Developmental origins of adult phonology.
The interplay between phonetic emergents and the evolutionary adaptations of sound patterns.
How do children find the 'hidden' structure of speech? This question presupposes that 'structure' is something disembodied. In other words, it is seen as embedded in an incomplete, degraded, noisy and infinitely variable signal. That is the traditional, but, in our view, not necessarily correct view. Instead the following approach is advocated.
Phonetic variations are far from random. They are patterned in principled ways because of perceptual distinctiveness, articulatory dynamics and VT acoustics (Fant 1960, Stevens 1998). A cumulatively growing, exemplar-based phonetic memory should go a long way towards revealing that patterning to the child. In such a model 'categories' do not resemble the neat, operationally defined units of classical phonemic analysis, since their correlates are likely to be strongly contextually embedded, in a sense 'hidden'. However, over time, variability would get sorted and disambiguated by context and by the cues providing semantic and situational labeling. 'Mapping simple, representation complex!'
One source of information for perceptual labeling is articulatory. Research on non-speech offers the phonetician valuable clues as to how motor processes operate. The role of metabolic cost in solving the DOF problem is a case in point. We have made the parsimonious assumption that speech movements are organized like other movements. Therefore energetics should be relevant. From that conclusion we were led to propose a two-part hypothesis: Easy-way-sounds-OK! It says (1) that children initially explore their vocal resources in an energetically low-cost mode and (2) that sound patterns have adapted to reward that behavior. This is a kind 'conspiracy' that makes children stumble on motorically motivated phenomena in the ambient language such as syllabic organization. It also establishes motor links to perceptual forms (together with imitation).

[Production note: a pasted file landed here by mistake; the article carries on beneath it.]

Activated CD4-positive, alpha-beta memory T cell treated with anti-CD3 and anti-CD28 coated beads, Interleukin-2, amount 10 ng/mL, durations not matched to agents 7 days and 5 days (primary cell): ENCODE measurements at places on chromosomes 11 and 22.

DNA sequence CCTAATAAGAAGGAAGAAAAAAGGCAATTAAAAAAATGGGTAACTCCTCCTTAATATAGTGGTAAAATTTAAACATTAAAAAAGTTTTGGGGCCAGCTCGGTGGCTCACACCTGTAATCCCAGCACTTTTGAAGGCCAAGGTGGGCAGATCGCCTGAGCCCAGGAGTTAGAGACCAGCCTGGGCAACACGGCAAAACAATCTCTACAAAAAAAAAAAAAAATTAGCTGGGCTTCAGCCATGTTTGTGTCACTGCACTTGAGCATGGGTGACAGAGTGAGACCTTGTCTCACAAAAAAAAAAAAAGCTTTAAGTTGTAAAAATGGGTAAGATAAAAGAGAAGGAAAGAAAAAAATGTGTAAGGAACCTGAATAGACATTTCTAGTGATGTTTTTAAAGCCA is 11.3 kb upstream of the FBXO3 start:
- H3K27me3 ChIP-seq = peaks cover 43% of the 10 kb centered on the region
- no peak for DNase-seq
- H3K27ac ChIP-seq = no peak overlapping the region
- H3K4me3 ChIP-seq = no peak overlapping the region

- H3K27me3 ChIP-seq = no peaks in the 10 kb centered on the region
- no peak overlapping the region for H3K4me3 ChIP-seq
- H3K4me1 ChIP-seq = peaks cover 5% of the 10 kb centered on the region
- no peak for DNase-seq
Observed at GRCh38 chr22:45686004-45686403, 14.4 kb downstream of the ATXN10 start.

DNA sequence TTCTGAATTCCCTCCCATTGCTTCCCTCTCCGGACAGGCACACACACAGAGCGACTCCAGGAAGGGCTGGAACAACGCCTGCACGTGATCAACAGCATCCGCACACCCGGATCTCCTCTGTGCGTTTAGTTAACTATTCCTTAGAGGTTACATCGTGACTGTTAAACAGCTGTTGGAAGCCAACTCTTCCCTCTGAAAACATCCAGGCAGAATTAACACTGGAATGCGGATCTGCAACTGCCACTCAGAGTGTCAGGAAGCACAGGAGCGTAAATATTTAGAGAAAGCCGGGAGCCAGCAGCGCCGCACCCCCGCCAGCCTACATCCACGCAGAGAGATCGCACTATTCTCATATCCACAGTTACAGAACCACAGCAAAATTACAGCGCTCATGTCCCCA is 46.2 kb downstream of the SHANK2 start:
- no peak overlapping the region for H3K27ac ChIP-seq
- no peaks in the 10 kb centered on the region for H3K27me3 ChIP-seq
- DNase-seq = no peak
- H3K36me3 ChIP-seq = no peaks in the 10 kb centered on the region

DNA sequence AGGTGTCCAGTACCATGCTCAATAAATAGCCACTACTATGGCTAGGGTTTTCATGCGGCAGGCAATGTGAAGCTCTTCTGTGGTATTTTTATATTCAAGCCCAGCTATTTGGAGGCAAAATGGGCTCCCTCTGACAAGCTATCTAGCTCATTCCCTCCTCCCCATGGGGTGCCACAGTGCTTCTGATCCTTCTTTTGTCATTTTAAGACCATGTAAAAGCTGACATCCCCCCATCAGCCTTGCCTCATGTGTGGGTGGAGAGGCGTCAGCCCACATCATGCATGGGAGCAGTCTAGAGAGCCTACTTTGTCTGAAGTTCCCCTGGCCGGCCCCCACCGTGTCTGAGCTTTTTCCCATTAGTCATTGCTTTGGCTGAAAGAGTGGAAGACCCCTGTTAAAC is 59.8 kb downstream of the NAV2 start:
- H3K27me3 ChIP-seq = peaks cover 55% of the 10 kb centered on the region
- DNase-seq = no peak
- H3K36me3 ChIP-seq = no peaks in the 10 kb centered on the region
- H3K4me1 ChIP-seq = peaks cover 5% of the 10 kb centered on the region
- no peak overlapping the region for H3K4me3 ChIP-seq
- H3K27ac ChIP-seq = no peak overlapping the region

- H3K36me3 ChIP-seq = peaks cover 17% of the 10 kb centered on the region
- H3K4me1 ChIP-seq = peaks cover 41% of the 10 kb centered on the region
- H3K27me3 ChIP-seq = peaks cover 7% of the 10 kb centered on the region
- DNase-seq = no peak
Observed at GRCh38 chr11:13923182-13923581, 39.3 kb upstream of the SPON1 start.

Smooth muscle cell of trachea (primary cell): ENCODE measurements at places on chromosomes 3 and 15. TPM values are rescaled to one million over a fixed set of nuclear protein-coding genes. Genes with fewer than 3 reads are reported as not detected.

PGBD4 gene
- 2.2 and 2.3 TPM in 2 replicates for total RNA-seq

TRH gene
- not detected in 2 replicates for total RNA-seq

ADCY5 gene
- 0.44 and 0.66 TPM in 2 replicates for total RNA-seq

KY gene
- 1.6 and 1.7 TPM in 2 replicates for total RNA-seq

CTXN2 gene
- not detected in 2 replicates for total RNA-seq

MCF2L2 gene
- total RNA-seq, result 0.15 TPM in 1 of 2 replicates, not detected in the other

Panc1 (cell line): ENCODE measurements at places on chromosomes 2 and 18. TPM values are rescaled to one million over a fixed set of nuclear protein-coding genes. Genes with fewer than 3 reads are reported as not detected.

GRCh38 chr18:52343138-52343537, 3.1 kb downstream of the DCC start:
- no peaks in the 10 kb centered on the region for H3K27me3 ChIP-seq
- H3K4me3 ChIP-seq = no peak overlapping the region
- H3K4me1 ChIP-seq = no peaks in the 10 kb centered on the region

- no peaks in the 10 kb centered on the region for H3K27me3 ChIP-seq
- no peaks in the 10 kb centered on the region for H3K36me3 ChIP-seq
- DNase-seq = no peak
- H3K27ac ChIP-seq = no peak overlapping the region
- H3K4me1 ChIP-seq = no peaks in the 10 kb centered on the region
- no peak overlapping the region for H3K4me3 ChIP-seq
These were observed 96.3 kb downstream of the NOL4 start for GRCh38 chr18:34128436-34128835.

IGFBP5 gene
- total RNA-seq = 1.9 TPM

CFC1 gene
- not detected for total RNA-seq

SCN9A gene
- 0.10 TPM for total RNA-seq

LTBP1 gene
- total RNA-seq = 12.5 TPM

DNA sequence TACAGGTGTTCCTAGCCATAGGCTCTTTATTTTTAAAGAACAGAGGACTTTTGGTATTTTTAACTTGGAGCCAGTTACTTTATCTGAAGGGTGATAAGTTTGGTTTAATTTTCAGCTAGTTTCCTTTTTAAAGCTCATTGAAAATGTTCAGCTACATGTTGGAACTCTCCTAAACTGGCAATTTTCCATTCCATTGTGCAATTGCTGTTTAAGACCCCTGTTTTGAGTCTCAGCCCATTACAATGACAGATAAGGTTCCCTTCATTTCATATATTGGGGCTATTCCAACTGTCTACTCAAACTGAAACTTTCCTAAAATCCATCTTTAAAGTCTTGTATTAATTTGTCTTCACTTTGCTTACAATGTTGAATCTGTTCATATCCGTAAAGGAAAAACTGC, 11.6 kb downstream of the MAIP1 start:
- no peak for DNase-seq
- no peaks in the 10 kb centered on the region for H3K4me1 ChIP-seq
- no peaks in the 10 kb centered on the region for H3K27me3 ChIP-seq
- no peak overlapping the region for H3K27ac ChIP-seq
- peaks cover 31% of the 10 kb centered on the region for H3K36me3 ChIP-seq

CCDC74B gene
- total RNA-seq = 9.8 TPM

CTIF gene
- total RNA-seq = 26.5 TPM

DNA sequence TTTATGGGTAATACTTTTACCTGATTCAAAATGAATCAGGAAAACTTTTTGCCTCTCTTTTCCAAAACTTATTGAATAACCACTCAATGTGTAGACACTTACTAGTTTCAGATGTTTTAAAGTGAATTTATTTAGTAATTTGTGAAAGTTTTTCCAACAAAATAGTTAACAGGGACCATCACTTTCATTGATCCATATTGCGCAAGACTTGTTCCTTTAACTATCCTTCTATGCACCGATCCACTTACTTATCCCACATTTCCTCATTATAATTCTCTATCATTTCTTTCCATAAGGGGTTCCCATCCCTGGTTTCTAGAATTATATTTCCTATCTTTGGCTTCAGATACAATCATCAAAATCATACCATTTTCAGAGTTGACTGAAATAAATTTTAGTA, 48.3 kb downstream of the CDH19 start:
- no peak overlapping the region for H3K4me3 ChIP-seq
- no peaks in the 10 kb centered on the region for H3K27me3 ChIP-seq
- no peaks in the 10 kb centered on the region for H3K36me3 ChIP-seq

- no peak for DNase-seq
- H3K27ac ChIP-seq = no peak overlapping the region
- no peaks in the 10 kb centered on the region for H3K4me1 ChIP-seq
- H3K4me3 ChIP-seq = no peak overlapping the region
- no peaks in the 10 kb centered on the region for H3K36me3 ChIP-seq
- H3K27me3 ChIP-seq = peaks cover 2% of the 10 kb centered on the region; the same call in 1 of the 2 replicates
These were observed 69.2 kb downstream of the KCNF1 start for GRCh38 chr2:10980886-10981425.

A related scenario was sketched for the development of the phonemically coded lexicon. We suggested that a linguistic system with featural and phonemic recombination humors learners whose memories charge a metabolic fee for storage. If that fee increases with the number of bits (amount of information) to be stored, it follows that patterns that do not share materials (Gestalts) are costly, whereas patterns with overlap are cheaper. Somatotopic organization and VT anatomy were found to impose an unsupervised segmentation of this overlap into articulator-specific parameters. This is the process that leads the child to the 'phonetic gesture' (Studdert-Kennedy this volume, Carré this volume). Metabolically controlled re-use is thus launched and paves the way for cognitively driven and combinatorial vocabulary growth. These considerations favor the view that phonemic coding is an adaptive emergent rather than a formal idiosyncracy of our genetic endowment for Language.
Emergent phonology is proposed to promote a new vision of the relationship between phonetics and phonology. By substituting it for the traditional division of labor, we would get away from Chomsky's 'inescapable dogma'.
The distinctions between form/substance and competence/performance should be abandoned having served their historical purpose. There is no split between phonetics and phonology because, from the developmental point of view, phonology remains behavior. Phonology differs qualitatively from phonetics in that it represents a new, more complex and higher level of organization of that behavior. For the child, phonology is not abstract. Its foundation is an emergent patterning of phonetic content. The starting point is the behavior. 'Structure' unfolds from it. Therefore the issue of 'psychological reality' does not arise. Similarly, explanations need not be limited to post-hoc experimental justifications for postulated formal phenomena but are integrated into the theory's predictions. Behavioral realism and explanatory adequacy are given free reins.